Some illegitimate credit repair companies may not allow you to cancel unless you pay a fee. All credit repair companies are required by law to give you at least three days to cancel services with them and there is no penalty for canceling.

3. Claims a new identity is needed 

A credit repair company can’t promise or offer you a new identity. Anyone offering you a new identity is a fraud. Besides guaranteeing results, scammers may try to promise you a clean slate with a new Employer Identification Number (EIN) or a Credit Privacy Number (CPN).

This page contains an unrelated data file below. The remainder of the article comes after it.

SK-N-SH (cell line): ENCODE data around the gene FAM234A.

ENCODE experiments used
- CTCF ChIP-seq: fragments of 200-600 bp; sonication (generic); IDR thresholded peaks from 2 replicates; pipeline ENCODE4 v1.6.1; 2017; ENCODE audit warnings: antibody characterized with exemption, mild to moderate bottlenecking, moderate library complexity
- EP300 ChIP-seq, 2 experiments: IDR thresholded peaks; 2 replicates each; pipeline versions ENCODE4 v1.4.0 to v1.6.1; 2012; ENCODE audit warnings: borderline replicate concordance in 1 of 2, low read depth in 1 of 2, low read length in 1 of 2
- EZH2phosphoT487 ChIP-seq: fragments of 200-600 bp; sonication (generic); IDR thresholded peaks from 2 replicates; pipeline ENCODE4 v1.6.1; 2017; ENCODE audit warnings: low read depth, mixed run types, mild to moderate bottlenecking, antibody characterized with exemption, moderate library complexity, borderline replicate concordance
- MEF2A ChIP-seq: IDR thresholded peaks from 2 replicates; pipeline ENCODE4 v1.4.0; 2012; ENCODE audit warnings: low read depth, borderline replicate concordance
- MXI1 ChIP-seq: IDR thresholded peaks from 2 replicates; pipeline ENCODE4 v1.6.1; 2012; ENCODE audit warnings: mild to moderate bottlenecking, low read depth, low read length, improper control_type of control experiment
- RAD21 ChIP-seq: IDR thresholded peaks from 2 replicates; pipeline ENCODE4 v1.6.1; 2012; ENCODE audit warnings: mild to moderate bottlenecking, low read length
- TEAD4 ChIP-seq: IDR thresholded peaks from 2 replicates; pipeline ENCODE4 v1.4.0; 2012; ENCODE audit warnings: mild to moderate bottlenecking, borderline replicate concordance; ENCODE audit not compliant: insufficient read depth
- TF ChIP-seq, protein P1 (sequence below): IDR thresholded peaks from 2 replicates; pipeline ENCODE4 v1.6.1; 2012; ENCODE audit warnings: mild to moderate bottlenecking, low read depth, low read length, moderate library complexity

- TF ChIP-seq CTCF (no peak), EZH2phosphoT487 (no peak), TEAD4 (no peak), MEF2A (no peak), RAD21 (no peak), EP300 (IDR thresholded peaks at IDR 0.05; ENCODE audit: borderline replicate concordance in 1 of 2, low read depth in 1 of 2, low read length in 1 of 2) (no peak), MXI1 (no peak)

They tell you to use these numbers on your future credit applications instead of your Social Security Number. We explain more about common credit repair scams below.

4. Don’t explain your legal rights

Credit repair companies should explain your legal rights to you from the beginning. These are a few common things an unethical credit repair company might do.

  • Tells you not to contact the credit bureaus directly
  • Doesn’t give you a copy of the contract to review before signing
  • Fails to inform you that you can repair your credit yourself without the help of a credit repair company
  • Leaves out important information from the contract, like the date services will be executed or the amount you will pay

If you feel like the company isn’t telling you everything or refusing to answer your questions, you should seek services elsewhere.

5. Asks you to misrepresent information